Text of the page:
The torque converter is a very complex turbomachine. Its geometry is highly three-dimensional, the working fluid is viscous oil, and it operates under a wide range of flow conditions. However, its hydrodynamic design technology has advanced very little during the past few decades. The design procedure has been based greatly on the use of the cut-and-try approach. The use of such an approach may satisfy the design requirements in terms of diameter, axial length, and K factor, but it may never lead to an optimized design for any given application. In addition, it has been proven to be too costly and time consuming. The current design tools need to be upgraded in order to significantly advance the hydrodynamic design technology.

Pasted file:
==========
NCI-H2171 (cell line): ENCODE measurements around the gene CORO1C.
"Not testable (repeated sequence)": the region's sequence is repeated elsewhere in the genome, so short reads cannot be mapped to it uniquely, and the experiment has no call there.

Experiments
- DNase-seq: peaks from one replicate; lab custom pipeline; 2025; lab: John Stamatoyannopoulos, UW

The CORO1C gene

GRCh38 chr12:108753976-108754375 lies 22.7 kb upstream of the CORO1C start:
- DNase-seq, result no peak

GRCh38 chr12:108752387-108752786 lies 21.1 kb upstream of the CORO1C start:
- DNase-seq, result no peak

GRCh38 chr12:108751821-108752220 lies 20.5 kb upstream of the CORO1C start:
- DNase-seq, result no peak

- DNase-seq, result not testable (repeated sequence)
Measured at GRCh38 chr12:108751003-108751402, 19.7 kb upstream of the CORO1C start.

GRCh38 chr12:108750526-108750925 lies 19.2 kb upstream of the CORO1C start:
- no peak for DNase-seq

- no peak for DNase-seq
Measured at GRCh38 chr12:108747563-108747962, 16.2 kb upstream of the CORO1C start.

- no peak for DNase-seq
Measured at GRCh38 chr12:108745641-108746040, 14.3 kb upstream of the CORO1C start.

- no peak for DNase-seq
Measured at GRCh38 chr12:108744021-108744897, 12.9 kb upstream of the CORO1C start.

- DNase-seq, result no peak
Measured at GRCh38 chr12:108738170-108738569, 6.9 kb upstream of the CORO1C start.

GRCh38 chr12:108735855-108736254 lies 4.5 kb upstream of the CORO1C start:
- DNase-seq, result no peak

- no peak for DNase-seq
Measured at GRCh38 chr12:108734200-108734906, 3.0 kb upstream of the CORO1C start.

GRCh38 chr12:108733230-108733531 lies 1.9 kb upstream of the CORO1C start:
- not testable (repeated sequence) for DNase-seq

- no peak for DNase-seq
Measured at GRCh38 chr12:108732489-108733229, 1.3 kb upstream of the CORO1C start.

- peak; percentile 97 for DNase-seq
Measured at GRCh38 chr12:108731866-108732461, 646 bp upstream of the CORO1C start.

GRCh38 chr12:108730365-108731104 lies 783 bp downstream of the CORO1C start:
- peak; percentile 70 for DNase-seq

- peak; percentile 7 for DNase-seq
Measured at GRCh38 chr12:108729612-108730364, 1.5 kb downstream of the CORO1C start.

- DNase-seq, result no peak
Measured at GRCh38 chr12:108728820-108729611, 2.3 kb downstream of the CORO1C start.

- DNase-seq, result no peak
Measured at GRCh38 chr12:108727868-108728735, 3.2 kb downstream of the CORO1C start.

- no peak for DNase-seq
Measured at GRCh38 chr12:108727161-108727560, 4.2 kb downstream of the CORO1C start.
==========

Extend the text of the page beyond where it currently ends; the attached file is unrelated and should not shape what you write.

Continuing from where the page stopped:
A review of the technology needs in the areas of internal flow, blade design, and performance is presented. First, the three-dimensional internal flow field and the physical mechanisms of the internal flow losses are described. Secondly, two analyses of a stator blade passage, using potential flow and viscous flow finite element computer codes, are shown. Thirdly, experimental techniques used to obtain internal flow data are discussed. Finally, technology required to develop an accurate performance model Is presented.